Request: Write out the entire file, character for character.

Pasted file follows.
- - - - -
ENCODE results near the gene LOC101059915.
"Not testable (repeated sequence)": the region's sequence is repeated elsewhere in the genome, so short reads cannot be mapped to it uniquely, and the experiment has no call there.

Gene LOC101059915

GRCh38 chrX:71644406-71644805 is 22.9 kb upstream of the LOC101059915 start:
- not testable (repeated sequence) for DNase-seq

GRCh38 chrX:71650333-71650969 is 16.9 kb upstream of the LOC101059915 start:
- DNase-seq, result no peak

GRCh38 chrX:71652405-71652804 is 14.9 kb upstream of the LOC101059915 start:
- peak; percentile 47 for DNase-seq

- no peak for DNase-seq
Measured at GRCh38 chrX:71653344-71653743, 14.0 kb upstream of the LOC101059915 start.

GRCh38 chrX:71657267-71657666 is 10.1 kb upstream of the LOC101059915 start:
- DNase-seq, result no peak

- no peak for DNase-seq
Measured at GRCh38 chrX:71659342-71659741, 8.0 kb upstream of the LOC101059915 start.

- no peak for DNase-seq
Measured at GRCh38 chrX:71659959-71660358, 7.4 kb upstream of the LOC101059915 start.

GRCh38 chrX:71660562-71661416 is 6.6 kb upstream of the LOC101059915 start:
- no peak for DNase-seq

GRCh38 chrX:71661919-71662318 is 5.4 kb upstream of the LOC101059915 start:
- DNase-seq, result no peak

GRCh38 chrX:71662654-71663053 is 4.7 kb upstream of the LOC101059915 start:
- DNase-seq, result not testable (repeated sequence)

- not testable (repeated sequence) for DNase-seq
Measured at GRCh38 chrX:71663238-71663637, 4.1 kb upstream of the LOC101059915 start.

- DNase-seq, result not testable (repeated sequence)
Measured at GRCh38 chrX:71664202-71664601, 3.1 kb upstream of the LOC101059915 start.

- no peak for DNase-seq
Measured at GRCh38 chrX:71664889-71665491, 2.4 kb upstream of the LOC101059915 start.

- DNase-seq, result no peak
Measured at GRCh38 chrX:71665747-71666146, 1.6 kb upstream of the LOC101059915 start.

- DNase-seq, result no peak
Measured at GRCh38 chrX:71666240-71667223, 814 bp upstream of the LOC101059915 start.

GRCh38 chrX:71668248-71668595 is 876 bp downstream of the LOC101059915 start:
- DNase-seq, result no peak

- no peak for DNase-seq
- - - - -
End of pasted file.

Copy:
ENCODE results near the gene LOC101059915.
"Not testable (repeated sequence)": the region's sequence is repeated elsewhere in the genome, so short reads cannot be mapped to it uniquely, and the experiment has no call there.

Gene LOC101059915

GRCh38 chrX:71644406-71644805 is 22.9 kb upstream of the LOC101059915 start:
- not testable (repeated sequence) for DNase-seq

GRCh38 chrX:71650333-71650969 is 16.9 kb upstream of the LOC101059915 start:
- DNase-seq, result no peak

GRCh38 chrX:71652405-71652804 is 14.9 kb upstream of the LOC101059915 start:
- peak; percentile 47 for DNase-seq

- no peak for DNase-seq
Measured at GRCh38 chrX:71653344-71653743, 14.0 kb upstream of the LOC101059915 start.

GRCh38 chrX:71657267-71657666 is 10.1 kb upstream of the LOC101059915 start:
- DNase-seq, result no peak

- no peak for DNase-seq
Measured at GRCh38 chrX:71659342-71659741, 8.0 kb upstream of the LOC101059915 start.

- no peak for DNase-seq
Measured at GRCh38 chrX:71659959-71660358, 7.4 kb upstream of the LOC101059915 start.

GRCh38 chrX:71660562-71661416 is 6.6 kb upstream of the LOC101059915 start:
- no peak for DNase-seq

GRCh38 chrX:71661919-71662318 is 5.4 kb upstream of the LOC101059915 start:
- DNase-seq, result no peak

GRCh38 chrX:71662654-71663053 is 4.7 kb upstream of the LOC101059915 start:
- DNase-seq, result not testable (repeated sequence)

- not testable (repeated sequence) for DNase-seq
Measured at GRCh38 chrX:71663238-71663637, 4.1 kb upstream of the LOC101059915 start.

- DNase-seq, result not testable (repeated sequence)
Measured at GRCh38 chrX:71664202-71664601, 3.1 kb upstream of the LOC101059915 start.

- no peak for DNase-seq
Measured at GRCh38 chrX:71664889-71665491, 2.4 kb upstream of the LOC101059915 start.

- DNase-seq, result no peak
Measured at GRCh38 chrX:71665747-71666146, 1.6 kb upstream of the LOC101059915 start.

- DNase-seq, result no peak
Measured at GRCh38 chrX:71666240-71667223, 814 bp upstream of the LOC101059915 start.

GRCh38 chrX:71668248-71668595 is 876 bp downstream of the LOC101059915 start:
- DNase-seq, result no peak

- no peak for DNase-seq